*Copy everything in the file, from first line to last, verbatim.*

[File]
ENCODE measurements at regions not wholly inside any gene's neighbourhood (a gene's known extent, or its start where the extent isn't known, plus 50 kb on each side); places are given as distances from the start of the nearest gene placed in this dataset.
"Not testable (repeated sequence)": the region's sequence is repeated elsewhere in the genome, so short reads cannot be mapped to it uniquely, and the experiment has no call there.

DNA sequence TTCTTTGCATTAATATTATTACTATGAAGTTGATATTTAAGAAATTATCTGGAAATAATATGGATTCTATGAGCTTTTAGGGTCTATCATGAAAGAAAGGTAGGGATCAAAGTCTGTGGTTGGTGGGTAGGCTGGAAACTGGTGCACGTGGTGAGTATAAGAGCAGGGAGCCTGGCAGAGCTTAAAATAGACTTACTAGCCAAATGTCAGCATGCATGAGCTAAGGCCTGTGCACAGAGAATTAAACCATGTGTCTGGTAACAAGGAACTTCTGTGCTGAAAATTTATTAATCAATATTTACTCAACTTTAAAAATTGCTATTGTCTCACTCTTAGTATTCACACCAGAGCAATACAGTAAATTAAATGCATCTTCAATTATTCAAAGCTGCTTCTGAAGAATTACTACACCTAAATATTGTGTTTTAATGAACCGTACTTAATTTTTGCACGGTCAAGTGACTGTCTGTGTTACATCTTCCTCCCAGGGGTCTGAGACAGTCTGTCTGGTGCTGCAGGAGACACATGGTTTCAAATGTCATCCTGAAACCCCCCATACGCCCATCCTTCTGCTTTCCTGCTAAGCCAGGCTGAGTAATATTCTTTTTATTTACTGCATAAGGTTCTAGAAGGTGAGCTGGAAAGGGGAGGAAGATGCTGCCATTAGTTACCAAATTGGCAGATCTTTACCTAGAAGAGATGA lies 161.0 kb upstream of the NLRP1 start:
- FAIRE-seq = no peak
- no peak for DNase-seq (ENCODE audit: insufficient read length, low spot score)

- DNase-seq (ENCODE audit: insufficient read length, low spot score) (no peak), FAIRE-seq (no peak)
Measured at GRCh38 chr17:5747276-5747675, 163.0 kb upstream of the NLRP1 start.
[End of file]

ENCODE measurements at regions not wholly inside any gene's neighbourhood (a gene's known extent, or its start where the extent isn't known, plus 50 kb on each side); places are given as distances from the start of the nearest gene placed in this dataset.
"Not testable (repeated sequence)": the region's sequence is repeated elsewhere in the genome, so short reads cannot be mapped to it uniquely, and the experiment has no call there.

DNA sequence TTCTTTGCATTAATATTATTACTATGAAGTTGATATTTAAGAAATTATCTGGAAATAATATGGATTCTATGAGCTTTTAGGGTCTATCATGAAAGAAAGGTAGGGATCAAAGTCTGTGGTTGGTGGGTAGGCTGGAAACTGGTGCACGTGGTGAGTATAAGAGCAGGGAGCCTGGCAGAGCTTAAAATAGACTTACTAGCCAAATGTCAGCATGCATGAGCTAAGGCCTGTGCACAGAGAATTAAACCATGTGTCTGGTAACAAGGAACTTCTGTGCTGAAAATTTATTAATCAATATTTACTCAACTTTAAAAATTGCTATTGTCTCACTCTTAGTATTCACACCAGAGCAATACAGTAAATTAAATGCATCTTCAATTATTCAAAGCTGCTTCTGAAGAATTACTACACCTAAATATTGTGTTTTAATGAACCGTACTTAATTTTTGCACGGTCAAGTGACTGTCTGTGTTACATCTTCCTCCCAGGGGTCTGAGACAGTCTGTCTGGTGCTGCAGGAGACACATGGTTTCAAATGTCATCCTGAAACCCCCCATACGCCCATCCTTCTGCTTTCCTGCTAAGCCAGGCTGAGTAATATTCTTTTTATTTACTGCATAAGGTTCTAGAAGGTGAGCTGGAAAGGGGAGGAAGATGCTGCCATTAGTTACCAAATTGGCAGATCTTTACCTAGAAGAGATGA lies 161.0 kb upstream of the NLRP1 start:
- FAIRE-seq = no peak
- no peak for DNase-seq (ENCODE audit: insufficient read length, low spot score)

- DNase-seq (ENCODE audit: insufficient read length, low spot score) (no peak), FAIRE-seq (no peak)
Measured at GRCh38 chr17:5747276-5747675, 163.0 kb upstream of the NLRP1 start.